52. There is another item of evidence to be considered against Samunder Singh; it relates to the recovery of the Punjabi katari (Ext. III). According to the approver this was the weapon which was carried by Samunder at the time of raid. The evidence is that on the 4th/ 5th of February Samunder Singh went to 19 Basak Street and told Bhowar Singh (P. W. 19) a durwan of the place that he was going to Raniganj after taking delivery of some clothings which were to be tailored. So saying, he left the knife with Bhowar Singh. The knife was left on a chowki. There was at that time another man present with Bhowar Singh and that man was Lachmi Narayan Dubey (P. W. 48). He too stated that on the 5th of February at 9/10 a.m. he had gone to Bhawar's place at 19 Basak Street when Samunder left the knife with Bhawar. The knife was left on the chowki. Samunder said that he wanted to proceed to the tailor's shop for collecting his things and then he would take back the knife. This knife was seized by the police on the 6th of February 1961 at 11.45 p.m. Two police officers were concerned in the search and seizure. They were Sub-inspectors Gouranga Banerjee (P. W. 36) and Gurudas Mukherjee (P. W. 50). According to them Samunder pointed out the knife. It was upon a statement of Samunder that the police went to 19 Basak Street and recovered the knife from the chowki. The knife was produced by Bhawar Singh. There was a scabbard with ornamental velvet covering together with a leather chain attached to it. Besides a suggestion made that it was improbable that the knife should have been allowed to remain on the chowki for 24 hours or a little more, there is nothing else in cross-examination of the witnesses which might cast doubt upon this part of the case that it was upon the statement of Samunder himself that the knife was recovered on the 6th February, 1961. The Chemical Examiner's report (Ext. 23) shows that the khaki buttons which were left on the floor of Bhagawati Prosad's room were spectrosco-pically similar to the ones which were later seized by the police from Samunder's coat or bush-shirt and sent for chemical examination. The Chemical Examiner's report also shows that the dagger used at the raid was found stained with blood.
53. It is to be observed that certain injuries were found on Samunder Singh. They are examined by Dr. S. K. Roy (P. W. 41). He gave evidence to say that he found two abrasions on Samunder placed over the lower part of the inner border of the left palm. There was also a linear abrasion placed over the lower third of the fronto-medial aspect of the right forearm. According to the doctor the first injury could have been caused by human teeth and the second by the scratch of human nail. It is to be recalled that according to the evidence Padma Devi gave there was a souffle and itis not unlikely that in the course of the scuffle the deceased attempted to defend himself by trying to bite off a part of appellant Samunder's palm. The defence of Samunder Singh was that he had been falsely implicated. It was never said or suggested on behalf of the appellants that there was enmity between them or any of them and the approver. According to the general defence the deceased was Killed by unknown assailants and that the prosecution with the help of the approver tried to bolster up a false case by suggesting that lights were burning at the time when the raid was committed. It was also a part of Samunder's defence that by reason of pock marks on his face it was not difficult for Padma Debi to pick him out at the test identification parade. His further case was that the police had maliciously shown to Padma Debi pictures of Samunder and Bhamar so that she might be able to implicate them falsely. In his statement under Section 342 Cr. P. C. Samunder denied all knowledge of the occurrence. He stated that the katari did not belong to him. He said that he did not know Bhawar Singh but he had received a telegram from Baniganj. He suggested that when the search at Puranmal Colliery took place he was absent and had gone to relieve himself in the early morning. He denied that he kept a knife at 19 Basak Street and tried to explain his injuries by saying that he had suffered them from a fall sustained on a coal heap. We have no hesitation to reject his defence and we are completely satisfied that the appellant Samunder Singh was properly identified by Padma Debi. There is no substance in his defence.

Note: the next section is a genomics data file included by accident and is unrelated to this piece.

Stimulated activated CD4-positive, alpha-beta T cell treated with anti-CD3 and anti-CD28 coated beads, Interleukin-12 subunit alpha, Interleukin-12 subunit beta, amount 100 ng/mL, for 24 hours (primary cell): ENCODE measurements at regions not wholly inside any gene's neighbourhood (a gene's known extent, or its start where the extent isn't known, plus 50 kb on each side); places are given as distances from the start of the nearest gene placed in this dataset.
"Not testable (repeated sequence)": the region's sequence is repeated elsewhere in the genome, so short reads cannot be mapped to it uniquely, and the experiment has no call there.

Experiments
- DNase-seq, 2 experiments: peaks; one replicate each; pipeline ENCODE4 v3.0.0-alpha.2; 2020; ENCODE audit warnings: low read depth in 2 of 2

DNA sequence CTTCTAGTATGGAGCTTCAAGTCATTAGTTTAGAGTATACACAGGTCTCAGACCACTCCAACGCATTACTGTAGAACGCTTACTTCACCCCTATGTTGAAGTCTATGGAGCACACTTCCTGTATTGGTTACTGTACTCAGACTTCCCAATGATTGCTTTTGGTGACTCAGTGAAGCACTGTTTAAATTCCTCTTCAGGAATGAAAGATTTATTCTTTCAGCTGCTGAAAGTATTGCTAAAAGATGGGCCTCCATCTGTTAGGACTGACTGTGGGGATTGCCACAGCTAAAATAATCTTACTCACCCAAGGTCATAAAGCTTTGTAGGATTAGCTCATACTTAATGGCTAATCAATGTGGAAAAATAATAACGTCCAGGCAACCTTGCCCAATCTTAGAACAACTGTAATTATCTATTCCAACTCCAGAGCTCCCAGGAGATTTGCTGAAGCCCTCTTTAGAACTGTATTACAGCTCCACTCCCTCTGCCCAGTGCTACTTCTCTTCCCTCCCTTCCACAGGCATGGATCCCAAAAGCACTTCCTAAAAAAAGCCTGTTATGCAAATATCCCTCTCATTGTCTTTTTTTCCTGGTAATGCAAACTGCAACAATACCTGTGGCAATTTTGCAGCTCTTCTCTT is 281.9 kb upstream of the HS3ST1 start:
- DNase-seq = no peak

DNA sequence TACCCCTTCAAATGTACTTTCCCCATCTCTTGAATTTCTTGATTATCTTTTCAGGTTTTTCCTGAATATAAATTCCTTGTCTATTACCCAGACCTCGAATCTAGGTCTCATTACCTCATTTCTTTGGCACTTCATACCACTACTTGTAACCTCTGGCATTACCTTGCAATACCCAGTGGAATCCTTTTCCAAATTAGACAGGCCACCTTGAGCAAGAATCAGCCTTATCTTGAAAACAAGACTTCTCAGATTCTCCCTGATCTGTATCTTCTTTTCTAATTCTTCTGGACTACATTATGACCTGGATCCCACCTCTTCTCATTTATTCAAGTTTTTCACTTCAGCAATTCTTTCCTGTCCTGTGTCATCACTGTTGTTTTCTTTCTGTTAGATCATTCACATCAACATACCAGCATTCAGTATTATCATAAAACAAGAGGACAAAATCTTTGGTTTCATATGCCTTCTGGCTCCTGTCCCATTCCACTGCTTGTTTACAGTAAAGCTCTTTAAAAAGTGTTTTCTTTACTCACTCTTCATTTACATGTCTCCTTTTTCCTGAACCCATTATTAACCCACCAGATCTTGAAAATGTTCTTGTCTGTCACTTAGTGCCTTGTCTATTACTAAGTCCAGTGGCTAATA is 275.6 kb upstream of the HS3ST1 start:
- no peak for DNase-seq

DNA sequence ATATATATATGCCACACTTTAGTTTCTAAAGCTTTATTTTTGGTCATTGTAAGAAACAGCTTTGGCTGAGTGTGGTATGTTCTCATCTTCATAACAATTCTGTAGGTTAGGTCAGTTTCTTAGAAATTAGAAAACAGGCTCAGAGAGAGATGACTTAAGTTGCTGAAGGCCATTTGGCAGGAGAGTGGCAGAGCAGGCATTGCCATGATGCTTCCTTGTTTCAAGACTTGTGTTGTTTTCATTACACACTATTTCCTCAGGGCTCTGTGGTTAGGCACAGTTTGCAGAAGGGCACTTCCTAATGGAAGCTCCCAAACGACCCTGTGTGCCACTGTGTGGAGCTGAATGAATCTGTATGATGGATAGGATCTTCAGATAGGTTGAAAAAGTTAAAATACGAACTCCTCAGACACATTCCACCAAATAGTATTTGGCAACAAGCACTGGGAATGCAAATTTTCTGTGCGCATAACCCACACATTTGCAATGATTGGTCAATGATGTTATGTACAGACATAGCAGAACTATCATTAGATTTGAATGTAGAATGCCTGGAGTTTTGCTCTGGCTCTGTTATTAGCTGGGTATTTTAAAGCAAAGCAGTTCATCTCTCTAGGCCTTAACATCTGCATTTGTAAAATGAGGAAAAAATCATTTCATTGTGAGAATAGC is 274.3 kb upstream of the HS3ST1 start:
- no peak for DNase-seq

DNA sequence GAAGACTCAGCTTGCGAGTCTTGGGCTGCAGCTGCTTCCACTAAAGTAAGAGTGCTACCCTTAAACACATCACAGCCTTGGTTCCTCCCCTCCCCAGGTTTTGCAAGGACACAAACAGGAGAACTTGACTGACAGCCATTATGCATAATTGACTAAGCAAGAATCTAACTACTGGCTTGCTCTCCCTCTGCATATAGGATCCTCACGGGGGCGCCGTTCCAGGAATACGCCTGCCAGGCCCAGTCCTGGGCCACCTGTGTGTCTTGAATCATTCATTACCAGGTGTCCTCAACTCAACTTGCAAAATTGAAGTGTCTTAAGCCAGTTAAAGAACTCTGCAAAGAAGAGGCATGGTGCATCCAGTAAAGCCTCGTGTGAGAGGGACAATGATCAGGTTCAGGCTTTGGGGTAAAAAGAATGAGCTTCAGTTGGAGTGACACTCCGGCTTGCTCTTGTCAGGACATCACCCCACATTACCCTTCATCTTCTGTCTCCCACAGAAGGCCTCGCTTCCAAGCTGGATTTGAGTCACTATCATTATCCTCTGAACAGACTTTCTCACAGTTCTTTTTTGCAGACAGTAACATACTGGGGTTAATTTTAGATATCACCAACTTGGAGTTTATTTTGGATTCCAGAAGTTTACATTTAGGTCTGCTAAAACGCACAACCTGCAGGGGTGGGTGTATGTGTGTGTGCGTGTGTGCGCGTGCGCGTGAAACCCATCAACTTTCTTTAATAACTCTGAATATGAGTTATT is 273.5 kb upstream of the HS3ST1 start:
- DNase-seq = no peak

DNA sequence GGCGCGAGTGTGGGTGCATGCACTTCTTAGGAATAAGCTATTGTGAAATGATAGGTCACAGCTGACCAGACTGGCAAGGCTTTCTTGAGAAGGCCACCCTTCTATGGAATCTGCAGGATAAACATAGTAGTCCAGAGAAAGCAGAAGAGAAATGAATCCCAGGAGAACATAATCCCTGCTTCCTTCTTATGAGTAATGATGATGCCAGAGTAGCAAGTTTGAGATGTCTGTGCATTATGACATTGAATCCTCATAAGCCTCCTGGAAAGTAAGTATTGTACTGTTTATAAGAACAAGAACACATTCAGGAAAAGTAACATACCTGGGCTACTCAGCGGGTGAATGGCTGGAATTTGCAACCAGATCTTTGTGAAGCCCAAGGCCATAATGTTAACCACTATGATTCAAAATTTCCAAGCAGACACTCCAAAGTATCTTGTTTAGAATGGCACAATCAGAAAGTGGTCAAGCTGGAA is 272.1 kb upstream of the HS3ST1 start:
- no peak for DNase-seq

54. Appellant Bhamar Singh was originally a durwan at Puranmal Colliery but his services were lately transferred to New Alipur where he was engaged to work as a night guard at his employers Calcutta residence. We have already noticed the movements of Bhamar Singh. He must have been present on the night of the 3rd of February at Baniganj; and on the 4th he was seen by Ramchij Chowbey (P. W. 44), one of the night guards at Puranmal Colliery. He was seen at the place inside Bhagirath Singh's room. On being asked Bhamar replied that he had corne to apply for leave. Next he was found at Calcutta on the forenoon of the 5th. There is evidence of Lachipat Batchasia (P. W. 22), the son of the proprietor of Puranmal Colliery that when he came to the Calcutta gaddi at 18 Mahatma Gandhi Road. Bhamar presented himself at the gaddi and asked for leave. Thereafter Bhamar disappeared and no trace of him could be found until the 18th of February when he was arrested in village Garode in a dharamshala in the district of Sikar in Rajasthan, Sub-inspector Ashoke Kumar Kanjilal (P. W. 59) arrested him with the assistance of an inspector of police Abdul Rashid Khan (P. W. 54). He was brought down to Calcutta on the 20th of February. On the very same day (20th February) upon a statement made by Bhamar, the police proceeded to P. 862 New Alipur and a knife was brought out by Bhamar himself from the kitchen. The recovery of the knife was made under seizurelist Ext. 22. The recovery was actually made by the investigating officer. It will be recalled that according to the approver, Bhamar Singh had taken his share of the money. He had also taken the yellow wrist watch. That wrist watch was found at Puranmall Colliery in Bhagirath Singh's room concealed in a shoe. There is no doubt about the identity of the wrist watch. In answer to the court's question Bhamar said that he knew nothing about the incident. He denied having gone to Raniganj. He denied all connection with the knife and said that he had asked for leave to go home to see his ailing grand-mother. He went home and the police arrested him from inside a temple. That is all that he said. He was identified by Padma Debi as the companion of Samunder Singh who took part in the actual raid. We have no manner of doubt that he was one of the raiding party and committed the offences charged.